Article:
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'Normal' Hard to Define When it Comes to Rain

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We lived through a significant drought in 2006. Some much-needed winter precipitation has lessened our fears, but some forecasts still call for drier than "normal" weather starting in May. Normal? Who knows what "normal" is? We've been surviving drought, at least seasonally, since 1995. I moved to Oklahoma in 1986, and, from then until 1994, all it did was rain. Producers had abundant forage and hay was cheap. So was fertilizer, compared to today's prices. As a result, stocking rates were increased.

I now believe that the period from the early 1980s to the mid 1990s was unseasonably wet. Look at Figure 1, which shows the total annual rainfall trends in south-central Oklahoma from the late 1800s through 2006.

I think the graph paints a pretty bleak picture. Look how wet we were during the period outlined in red. Then think about what's to come next...

Figure 2 is similar, but looks at spring (March-May) rainfall trends. This figure shows the drought starting in 1996, when we had our first dry spring following a dry fall in 1995. The good news is that spring rainfall should begin to improve in the near future. The bad news is that annual rainfall may still be declining. Do not base your stocking rates on the wet years from 1980 through 1994. Stock conservatively, continue to rest pastures seasonally, and be happy if you produce more forage than you have cows to eat it! Cow condition, conception rates and weaning weights will improve if you are conservatively stocked.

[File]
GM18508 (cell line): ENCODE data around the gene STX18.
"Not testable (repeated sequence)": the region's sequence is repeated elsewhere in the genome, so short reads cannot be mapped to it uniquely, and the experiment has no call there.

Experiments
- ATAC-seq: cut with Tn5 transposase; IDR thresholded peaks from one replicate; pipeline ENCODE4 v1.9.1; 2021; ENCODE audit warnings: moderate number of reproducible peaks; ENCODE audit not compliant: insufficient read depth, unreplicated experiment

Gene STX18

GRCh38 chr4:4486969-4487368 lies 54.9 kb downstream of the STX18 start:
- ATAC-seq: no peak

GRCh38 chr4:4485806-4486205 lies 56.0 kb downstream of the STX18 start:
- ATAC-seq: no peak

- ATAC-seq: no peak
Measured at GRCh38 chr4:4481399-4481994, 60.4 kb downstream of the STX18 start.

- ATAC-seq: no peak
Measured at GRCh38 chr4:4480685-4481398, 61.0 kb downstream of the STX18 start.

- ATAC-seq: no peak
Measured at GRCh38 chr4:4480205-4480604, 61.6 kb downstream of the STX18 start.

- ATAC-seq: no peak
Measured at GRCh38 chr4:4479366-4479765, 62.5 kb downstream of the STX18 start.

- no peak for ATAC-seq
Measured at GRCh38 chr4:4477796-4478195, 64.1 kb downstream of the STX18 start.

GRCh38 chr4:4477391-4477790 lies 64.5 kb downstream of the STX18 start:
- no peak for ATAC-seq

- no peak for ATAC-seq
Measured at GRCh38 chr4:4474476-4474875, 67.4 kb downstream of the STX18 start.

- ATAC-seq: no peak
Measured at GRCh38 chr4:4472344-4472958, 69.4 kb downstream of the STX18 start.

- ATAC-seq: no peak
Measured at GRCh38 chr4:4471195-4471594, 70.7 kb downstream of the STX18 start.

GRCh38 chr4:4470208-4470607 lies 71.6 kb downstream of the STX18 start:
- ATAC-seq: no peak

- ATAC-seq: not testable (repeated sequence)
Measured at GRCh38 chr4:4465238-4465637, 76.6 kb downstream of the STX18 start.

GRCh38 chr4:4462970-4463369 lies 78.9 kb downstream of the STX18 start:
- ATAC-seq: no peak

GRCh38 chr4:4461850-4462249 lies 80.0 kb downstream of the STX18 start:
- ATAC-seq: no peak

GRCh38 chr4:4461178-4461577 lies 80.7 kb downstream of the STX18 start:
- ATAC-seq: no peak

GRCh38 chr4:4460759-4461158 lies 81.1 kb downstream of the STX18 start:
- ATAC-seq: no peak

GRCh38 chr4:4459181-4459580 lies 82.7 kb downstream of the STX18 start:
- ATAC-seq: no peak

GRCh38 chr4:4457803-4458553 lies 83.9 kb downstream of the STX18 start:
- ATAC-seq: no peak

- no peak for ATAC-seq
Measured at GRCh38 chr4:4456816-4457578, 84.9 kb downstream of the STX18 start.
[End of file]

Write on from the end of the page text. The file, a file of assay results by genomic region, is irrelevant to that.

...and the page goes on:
Following is a list of strategies, published by Hugh Aljoe and me nearly 10 years ago, that you should consider to avoid a crisis due to drought.

  • Adjust stocking rate to the carrying capacity of dry years.
  • Know your seasonal forage flow, and be prepared to adjust your stock flow accordingly.
  • Ensure access to large water reservoirs or well water if possible. Graze areas with limited water reserves first.
  • Add additional fencing to increase the number of paddocks, thus increasing your ability to effectively control the graze and rest periods.
  • Lengthen rest periods during slow or no growth. Plants can withstand severe grazing if followed by proper rest periods.
  • Know your critical dates, coinciding with seasonal temperatures and day length, for rainfall and for forage growth.
  • Establish "levels" of culling or dispersal: i.e., first level - open cows; second level - low or poor producers; third level - growing stock and large calves; fourth level - old cows and non-conformers, etc.
  • Consider early weaning to avoid poor conceptions the following year.
  • Establish a forage/grazing plan or calendar that outlines expected seasonal forage production.
  • Remember that it is usually more cost effective to move cattle to a location with abundant forage than it is to ship forage into a drought-stricken area.


Thanks to the Oklahoma Climatological Survey for providing the figures used in this article. Their Web site is at www.ocs.ou.edu.